Over the last few years, Excel has been redesigned from the ground up. Currently, Microsoft is making the new Excel core-features available to every user, regardless of your Office 365 license. Thanks to the Microsoft naming conventions, it is easy to confuse the new features with existing ones. That being said, Power Query and Power Pivot are not the same things as Pivot Tables, which you have likely been using for years.
Power Query (M-Language)
Data preparation is very time-consuming. Power Query allows you to cleanse large amounts of data and make them usable within Excel: for example, a large CSV log file with lots of missing values, weird formats, and errors. Power Query is UI based, it’s easy to learn, and if you want to go the extra mile, you can learn its M-Language, which enables you to write custom scripts to automate data cleansing.
Power Pivot (DAX)
With Power Pivot, you can structure multiple tables into a star schema, with lookup tables and data tables. DAX (Data Analysis Expression) is a language that enables you to analyze data across your entire model. The learning curve is a bit steep, as you need to understand some important foundational concepts before you start using it. However, it’s a good choice if you work with large and complex datasets.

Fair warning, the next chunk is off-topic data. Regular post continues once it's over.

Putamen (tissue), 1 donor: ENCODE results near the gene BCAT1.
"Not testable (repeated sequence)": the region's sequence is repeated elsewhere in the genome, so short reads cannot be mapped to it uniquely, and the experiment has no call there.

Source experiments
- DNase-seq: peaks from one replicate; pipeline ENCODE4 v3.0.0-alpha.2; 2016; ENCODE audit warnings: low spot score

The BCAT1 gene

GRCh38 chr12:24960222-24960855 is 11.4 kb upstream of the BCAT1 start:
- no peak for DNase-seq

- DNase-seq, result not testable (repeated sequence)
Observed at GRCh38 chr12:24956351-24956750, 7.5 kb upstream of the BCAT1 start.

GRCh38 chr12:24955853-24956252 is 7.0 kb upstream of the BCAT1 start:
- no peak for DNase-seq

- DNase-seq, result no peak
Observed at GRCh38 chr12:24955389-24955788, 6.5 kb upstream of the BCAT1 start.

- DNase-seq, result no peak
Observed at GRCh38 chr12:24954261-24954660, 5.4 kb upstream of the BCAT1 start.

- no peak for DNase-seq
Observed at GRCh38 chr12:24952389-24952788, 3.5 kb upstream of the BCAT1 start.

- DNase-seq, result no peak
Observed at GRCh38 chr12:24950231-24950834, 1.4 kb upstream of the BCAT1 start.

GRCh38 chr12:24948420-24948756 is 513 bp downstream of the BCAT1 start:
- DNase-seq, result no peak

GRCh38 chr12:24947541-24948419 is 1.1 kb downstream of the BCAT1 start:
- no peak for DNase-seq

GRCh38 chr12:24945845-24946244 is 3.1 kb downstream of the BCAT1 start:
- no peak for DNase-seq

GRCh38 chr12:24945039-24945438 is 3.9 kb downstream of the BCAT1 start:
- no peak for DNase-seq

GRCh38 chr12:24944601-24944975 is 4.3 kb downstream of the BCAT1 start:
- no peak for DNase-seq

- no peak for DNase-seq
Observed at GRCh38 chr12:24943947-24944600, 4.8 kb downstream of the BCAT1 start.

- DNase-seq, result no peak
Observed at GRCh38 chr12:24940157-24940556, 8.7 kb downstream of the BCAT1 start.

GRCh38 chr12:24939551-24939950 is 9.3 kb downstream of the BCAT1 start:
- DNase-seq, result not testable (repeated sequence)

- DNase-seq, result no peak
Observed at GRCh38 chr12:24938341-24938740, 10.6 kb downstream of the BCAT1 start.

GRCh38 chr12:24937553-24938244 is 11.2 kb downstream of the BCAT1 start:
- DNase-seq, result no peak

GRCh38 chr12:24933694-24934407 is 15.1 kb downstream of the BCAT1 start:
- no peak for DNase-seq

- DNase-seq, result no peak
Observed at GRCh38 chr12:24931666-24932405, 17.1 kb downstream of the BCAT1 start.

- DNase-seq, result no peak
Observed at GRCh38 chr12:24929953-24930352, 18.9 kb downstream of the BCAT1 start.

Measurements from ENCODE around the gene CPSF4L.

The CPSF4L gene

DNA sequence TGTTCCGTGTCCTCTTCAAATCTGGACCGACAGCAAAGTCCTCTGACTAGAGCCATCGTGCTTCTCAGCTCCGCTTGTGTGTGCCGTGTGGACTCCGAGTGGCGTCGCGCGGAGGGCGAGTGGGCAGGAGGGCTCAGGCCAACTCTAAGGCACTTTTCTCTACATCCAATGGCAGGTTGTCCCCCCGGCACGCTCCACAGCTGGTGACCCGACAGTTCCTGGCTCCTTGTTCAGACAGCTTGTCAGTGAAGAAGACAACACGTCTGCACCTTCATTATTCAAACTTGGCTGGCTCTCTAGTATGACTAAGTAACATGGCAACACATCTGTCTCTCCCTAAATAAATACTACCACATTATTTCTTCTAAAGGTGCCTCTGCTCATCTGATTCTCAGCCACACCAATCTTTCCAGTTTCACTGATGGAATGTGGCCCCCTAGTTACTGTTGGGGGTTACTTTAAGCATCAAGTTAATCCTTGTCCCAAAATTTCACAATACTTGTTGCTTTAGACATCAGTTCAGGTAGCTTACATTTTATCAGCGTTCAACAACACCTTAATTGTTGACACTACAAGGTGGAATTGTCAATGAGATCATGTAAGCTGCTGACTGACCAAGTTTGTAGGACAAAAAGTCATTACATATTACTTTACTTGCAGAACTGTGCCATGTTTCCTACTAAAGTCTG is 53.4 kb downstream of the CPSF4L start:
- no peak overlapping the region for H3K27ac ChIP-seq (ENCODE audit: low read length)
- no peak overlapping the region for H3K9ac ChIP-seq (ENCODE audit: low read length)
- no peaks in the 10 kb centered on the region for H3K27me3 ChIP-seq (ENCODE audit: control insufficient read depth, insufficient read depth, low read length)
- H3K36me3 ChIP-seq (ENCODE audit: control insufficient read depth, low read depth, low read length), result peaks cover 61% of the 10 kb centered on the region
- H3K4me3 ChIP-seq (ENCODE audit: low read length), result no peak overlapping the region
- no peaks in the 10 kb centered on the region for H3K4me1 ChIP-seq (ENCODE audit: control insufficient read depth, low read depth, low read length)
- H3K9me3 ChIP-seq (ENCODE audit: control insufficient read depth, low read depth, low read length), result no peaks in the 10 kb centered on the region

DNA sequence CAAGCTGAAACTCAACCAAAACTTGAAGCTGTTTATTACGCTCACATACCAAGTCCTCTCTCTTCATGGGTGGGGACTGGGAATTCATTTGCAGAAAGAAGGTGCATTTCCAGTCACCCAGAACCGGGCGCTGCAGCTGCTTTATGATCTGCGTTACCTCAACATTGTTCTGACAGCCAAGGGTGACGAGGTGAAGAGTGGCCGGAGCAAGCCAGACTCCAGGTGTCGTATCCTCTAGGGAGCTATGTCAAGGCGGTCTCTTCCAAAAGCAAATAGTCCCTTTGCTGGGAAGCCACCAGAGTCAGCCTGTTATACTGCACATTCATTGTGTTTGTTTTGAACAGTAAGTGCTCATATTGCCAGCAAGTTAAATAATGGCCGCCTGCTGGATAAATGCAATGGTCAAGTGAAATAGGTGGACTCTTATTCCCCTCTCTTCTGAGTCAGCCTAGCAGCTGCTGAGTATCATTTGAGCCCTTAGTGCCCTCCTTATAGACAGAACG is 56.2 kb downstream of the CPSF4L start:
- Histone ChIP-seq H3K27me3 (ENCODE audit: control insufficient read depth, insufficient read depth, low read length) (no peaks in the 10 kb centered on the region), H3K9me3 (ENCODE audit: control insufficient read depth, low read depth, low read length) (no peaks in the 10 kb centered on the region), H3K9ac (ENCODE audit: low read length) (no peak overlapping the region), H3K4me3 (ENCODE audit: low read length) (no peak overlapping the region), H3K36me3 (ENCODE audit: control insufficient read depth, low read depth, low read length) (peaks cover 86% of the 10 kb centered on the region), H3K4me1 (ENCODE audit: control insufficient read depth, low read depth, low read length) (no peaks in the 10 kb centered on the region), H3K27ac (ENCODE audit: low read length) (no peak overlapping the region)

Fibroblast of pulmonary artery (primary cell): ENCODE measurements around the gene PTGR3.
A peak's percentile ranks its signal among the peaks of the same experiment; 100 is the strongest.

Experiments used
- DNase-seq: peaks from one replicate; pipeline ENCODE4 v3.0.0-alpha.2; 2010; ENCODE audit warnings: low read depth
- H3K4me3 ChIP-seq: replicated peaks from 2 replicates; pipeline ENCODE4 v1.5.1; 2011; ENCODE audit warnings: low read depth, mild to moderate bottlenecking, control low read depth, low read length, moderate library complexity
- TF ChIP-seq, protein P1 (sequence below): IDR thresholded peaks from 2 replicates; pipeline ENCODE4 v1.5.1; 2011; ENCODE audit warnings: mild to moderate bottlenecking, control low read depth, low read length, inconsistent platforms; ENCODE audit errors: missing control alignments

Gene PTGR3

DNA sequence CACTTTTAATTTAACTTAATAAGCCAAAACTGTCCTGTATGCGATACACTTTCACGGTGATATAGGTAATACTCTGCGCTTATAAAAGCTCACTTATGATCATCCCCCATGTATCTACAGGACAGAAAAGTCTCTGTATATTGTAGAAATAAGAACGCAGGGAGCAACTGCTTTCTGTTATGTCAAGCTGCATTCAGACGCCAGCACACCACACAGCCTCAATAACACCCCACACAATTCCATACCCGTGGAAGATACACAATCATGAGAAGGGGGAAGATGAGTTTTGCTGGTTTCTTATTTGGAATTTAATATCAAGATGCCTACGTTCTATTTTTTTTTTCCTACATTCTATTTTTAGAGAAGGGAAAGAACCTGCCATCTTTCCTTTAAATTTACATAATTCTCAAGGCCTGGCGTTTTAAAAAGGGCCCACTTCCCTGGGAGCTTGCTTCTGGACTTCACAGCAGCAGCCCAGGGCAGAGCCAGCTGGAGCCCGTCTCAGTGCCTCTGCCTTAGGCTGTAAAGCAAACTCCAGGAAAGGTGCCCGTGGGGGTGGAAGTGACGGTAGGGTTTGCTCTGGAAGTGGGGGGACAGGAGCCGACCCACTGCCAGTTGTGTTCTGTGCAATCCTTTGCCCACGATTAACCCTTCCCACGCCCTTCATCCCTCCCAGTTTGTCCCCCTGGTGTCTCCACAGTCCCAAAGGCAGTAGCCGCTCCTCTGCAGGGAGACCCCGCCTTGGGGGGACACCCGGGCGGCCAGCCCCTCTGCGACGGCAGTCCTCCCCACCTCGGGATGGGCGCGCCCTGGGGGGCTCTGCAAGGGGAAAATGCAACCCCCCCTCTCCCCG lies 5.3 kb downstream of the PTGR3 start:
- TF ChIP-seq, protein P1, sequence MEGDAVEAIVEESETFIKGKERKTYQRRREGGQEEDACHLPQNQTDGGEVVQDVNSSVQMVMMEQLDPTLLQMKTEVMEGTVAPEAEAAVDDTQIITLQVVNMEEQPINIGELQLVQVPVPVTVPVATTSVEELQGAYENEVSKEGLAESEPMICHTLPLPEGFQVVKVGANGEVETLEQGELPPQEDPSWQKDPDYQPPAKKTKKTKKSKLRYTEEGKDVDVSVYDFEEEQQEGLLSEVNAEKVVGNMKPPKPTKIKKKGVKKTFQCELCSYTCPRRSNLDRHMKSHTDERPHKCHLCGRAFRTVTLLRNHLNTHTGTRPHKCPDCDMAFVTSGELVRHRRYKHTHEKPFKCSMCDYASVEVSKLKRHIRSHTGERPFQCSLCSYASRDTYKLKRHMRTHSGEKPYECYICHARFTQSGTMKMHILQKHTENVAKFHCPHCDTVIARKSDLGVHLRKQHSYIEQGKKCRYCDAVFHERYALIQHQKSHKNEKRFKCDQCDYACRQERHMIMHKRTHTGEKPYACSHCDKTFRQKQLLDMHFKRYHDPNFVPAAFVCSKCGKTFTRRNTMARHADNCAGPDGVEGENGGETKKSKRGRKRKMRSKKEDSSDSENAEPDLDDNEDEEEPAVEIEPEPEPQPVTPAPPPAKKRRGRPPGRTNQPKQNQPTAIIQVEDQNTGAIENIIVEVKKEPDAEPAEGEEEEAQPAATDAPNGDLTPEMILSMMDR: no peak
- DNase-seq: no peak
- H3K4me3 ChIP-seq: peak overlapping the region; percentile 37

If you are a Citizen Data Scientist, and you want to consume machine learning and deep learning capabilities without building and training models yourself, Cognitive Services comes to your rescue. It’s a collection of (cognitive) vision, knowledge, language, search, and speech services, which can be consumed from within Excel via a REST API service. You can, for example, load customer reviews into Cognitive Services, perform a sentiment analysis and load the results back into Excel.
My take on the new Excel core-features
It’s a double-edged sword. On the one hand, Excel is being ramped up for an AI and the big-data-driven world we live in. On the other hand, though, Excel is becoming even harder to use for non-experts. In addition to its two established languages, the regular Excel function language (which has no name) and VBA, you now have to familiarize yourself with two new languages: M-Language and DAX.
What’s the alternative?
Realistically speaking, there is no alternative to Excel in the business world. Embrace the new Excel core-features, but don’t commit to them 100%. Consider using Python on Jupyter Notebooks in parallel, along with SQL, especially if you have a diverse team with non-technical staff, BI analysts, and data scientists who all need to work jointly on data.
After all, programming (especially Python) is not as hard to learn as most business people fear. If you can handle Excel, you will do well with Python. Just give yourself and your team time to learn. You will benefit greatly from Python libraries such as Pandas, Matplotlib, Sci-Kit, and TensorFlow.